MKO Abiola’s ambitious and powerful look has influenced generations (cue in the agbada gang.) The Agbada gear has become synonymous with philanthropy, affluence and power because of how he wore it in the 90s.
by Rachel Ogbu
Today is June 12 and the date is all about the man, Moshood Kashimawo Olawale Abiola. This year will mark 20 years since Chief Moshood Kashimawo Olawale Abiola, MKO, died on July 7 but what makes today most memorable, is that President Muhammadu Buhari also recently made the decision to declare today as Nigeria’s new Democracy Day and honoured MKO with a GCFR award- 2 decades later.
To commemorate this day… we wanted to step away from all the politics for a moment and focus on celebrating the man who makes the twelfth so significant. MKO, the man of the people, celebrating his impeccable style that still inspires many Nigerian men today (cue in the agbada gang.)
It’s an aspect of his life not really documented but asides his political ambition, scholarly accolades, outstanding humanitarian qualities, professional career, winning the presidential election and even the women in his life, Abiola was a gentleman of style. He was very ambitious with fashion as he was with politics.
MKO started his professional career in 1956 working in a bank as a clerk with Barclays Bank in Ibadan, Nigeria so his style was more youthful and sharper compared to his political rivals. He was later voted international businessman of the year twice.
However, his penchant for appearance predates his years in banking, he was a man that had a good romance with fashion- as a retired nurse, Oluremi Omotosho recounts. “The late MKO Abiola was my classmate in Owu African School, Abeokuta. We used to act Shakespeare’s plays together in the school. I acted as Juliet and Abiola acted as Romeo in Romeo and Juliet. The teachers always gave him 100 per cent score for neatness,” she told The Punch Newspaper.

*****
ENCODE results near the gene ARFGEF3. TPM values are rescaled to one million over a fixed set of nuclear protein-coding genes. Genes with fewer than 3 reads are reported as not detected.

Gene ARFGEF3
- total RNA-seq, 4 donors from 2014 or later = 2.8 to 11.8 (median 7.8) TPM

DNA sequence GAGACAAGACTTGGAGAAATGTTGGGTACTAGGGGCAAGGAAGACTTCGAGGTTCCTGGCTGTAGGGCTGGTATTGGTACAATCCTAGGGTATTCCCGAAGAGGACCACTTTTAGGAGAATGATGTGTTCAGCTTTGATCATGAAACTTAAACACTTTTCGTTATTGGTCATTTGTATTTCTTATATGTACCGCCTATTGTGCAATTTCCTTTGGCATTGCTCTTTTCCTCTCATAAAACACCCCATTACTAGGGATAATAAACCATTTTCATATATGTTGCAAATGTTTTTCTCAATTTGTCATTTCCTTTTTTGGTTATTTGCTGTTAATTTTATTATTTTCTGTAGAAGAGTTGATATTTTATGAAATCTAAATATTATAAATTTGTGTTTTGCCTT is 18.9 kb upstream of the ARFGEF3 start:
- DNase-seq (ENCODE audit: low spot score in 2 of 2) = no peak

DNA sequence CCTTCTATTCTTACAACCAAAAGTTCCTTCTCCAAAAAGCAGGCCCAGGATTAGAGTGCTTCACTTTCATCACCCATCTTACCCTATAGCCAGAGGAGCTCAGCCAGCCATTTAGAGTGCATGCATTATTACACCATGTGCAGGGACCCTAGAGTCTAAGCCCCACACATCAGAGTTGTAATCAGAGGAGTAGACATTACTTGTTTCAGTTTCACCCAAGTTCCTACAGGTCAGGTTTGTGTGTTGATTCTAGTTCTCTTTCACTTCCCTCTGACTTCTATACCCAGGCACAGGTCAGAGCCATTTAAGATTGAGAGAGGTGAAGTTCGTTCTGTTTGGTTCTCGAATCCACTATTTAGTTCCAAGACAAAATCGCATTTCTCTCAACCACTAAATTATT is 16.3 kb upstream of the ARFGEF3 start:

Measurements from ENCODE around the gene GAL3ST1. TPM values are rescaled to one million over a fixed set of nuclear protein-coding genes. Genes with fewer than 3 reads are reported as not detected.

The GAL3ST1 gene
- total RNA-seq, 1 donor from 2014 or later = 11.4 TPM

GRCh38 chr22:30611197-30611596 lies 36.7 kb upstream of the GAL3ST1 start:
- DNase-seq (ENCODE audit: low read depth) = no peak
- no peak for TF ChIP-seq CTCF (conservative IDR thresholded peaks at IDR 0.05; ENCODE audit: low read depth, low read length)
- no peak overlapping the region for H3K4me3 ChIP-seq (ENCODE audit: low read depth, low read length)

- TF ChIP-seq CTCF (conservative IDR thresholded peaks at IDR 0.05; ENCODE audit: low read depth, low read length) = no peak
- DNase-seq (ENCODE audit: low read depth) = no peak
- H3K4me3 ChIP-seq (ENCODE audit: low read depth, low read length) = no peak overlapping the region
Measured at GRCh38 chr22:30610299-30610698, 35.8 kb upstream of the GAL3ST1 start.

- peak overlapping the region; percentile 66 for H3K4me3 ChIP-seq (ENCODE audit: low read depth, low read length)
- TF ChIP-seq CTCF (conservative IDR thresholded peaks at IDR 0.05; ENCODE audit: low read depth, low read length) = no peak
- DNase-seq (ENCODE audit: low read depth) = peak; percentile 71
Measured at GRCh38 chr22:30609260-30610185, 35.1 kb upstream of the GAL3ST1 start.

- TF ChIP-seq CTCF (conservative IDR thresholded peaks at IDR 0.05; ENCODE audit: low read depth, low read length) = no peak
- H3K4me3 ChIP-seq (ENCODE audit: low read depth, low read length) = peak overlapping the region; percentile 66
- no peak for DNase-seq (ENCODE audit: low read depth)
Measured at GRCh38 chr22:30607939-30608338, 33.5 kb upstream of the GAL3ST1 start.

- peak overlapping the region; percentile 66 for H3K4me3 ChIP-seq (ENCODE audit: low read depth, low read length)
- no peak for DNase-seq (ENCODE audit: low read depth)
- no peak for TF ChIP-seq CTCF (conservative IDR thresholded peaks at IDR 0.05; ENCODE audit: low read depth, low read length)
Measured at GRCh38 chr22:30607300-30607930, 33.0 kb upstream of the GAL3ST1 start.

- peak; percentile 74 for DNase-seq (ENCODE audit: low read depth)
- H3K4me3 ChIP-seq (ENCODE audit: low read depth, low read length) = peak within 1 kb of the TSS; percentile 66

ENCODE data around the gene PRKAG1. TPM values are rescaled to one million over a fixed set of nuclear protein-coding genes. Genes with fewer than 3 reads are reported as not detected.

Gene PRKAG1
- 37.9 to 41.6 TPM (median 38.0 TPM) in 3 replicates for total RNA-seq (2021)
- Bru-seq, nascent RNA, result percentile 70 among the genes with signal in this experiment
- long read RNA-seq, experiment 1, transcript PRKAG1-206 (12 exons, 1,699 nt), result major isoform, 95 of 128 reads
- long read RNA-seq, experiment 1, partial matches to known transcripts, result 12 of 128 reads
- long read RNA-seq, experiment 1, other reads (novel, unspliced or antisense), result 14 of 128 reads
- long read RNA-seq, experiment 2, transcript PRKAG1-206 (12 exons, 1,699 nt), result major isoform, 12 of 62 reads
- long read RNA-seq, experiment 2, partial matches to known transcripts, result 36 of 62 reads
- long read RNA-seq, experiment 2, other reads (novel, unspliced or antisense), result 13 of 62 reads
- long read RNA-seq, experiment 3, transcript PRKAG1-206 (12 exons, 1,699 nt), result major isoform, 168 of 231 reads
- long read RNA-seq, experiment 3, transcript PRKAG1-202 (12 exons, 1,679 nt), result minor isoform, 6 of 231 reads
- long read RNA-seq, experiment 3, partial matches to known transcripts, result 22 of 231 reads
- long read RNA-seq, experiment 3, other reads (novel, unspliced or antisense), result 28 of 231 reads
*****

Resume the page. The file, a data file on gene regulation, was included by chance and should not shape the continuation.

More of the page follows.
He was very particular about his appearance and sending the right message at all times was key. During his campaign and voting in 1993, he was photographed once wearing an agbada embroidered with his trademark initials; MKO. That look was fashion forward at the time and it’s a testament that his style was influenced by the assertiveness of the 60’s and 70’s.
A 1997 BBC article describes MKO as a large, robust man, with a strong voice, a dominating physical presence and a flamboyant taste in clothes. We could see this in pictures featuring the icon in bold patterns and upright caps donning traditional gears- not to forget that million dollar smile.
Today, when most people visualise MKO and his appearance, they will picture him in an agabda, solid or printed micropatterns in clear colours, and a closer look always revealed a few extra interesting details- his outfits were never boring. MKO used his agbada gears to symbolise strength, dependability and authority.
Now young men in Nigeria borrow from this attention to detail. It is the simple sartorial gestures of Abiola that really shaped today’s Nigerian traditional style.
The weekend following his death, the Irish Times reported on the burial procession and described a Lagos State University student leader, clad in black and wearing a black scarf on his head, who launched into a speech to the accompaniment of cheers from his fellows.
“Chief M.K.O. is an enigma and an enigma never dies,” he shouted. “Chief M.K.O. is not dead, he will never die.”
We will leave it right there.